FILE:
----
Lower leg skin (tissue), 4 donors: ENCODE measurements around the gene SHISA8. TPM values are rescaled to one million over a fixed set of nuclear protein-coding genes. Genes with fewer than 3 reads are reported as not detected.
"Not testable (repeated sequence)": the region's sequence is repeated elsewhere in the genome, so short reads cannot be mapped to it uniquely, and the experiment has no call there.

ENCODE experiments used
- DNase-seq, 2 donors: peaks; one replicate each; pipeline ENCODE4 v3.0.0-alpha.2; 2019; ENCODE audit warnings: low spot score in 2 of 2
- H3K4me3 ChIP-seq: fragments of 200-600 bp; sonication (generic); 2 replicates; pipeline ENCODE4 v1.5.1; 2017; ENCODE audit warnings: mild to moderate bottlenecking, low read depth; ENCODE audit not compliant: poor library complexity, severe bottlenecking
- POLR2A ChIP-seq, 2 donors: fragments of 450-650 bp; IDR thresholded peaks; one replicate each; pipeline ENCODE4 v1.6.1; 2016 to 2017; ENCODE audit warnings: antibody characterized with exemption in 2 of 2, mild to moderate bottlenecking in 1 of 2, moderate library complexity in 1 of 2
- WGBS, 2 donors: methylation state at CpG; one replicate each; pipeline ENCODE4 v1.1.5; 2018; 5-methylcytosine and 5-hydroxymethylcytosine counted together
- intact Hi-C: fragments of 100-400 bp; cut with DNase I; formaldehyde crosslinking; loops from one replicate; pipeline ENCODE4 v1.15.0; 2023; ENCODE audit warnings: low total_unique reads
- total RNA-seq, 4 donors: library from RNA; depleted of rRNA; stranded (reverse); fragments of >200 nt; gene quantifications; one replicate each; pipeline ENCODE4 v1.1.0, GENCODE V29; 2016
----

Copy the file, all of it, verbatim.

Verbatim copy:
Lower leg skin (tissue), 4 donors: ENCODE measurements around the gene SHISA8. TPM values are rescaled to one million over a fixed set of nuclear protein-coding genes. Genes with fewer than 3 reads are reported as not detected.
"Not testable (repeated sequence)": the region's sequence is repeated elsewhere in the genome, so short reads cannot be mapped to it uniquely, and the experiment has no call there.

ENCODE experiments used
- DNase-seq, 2 donors: peaks; one replicate each; pipeline ENCODE4 v3.0.0-alpha.2; 2019; ENCODE audit warnings: low spot score in 2 of 2
- H3K4me3 ChIP-seq: fragments of 200-600 bp; sonication (generic); 2 replicates; pipeline ENCODE4 v1.5.1; 2017; ENCODE audit warnings: mild to moderate bottlenecking, low read depth; ENCODE audit not compliant: poor library complexity, severe bottlenecking
- POLR2A ChIP-seq, 2 donors: fragments of 450-650 bp; IDR thresholded peaks; one replicate each; pipeline ENCODE4 v1.6.1; 2016 to 2017; ENCODE audit warnings: antibody characterized with exemption in 2 of 2, mild to moderate bottlenecking in 1 of 2, moderate library complexity in 1 of 2
- WGBS, 2 donors: methylation state at CpG; one replicate each; pipeline ENCODE4 v1.1.5; 2018; 5-methylcytosine and 5-hydroxymethylcytosine counted together
- intact Hi-C: fragments of 100-400 bp; cut with DNase I; formaldehyde crosslinking; loops from one replicate; pipeline ENCODE4 v1.15.0; 2023; ENCODE audit warnings: low total_unique reads
- total RNA-seq, 4 donors: library from RNA; depleted of rRNA; stranded (reverse); fragments of >200 nt; gene quantifications; one replicate each; pipeline ENCODE4 v1.1.0, GENCODE V29; 2016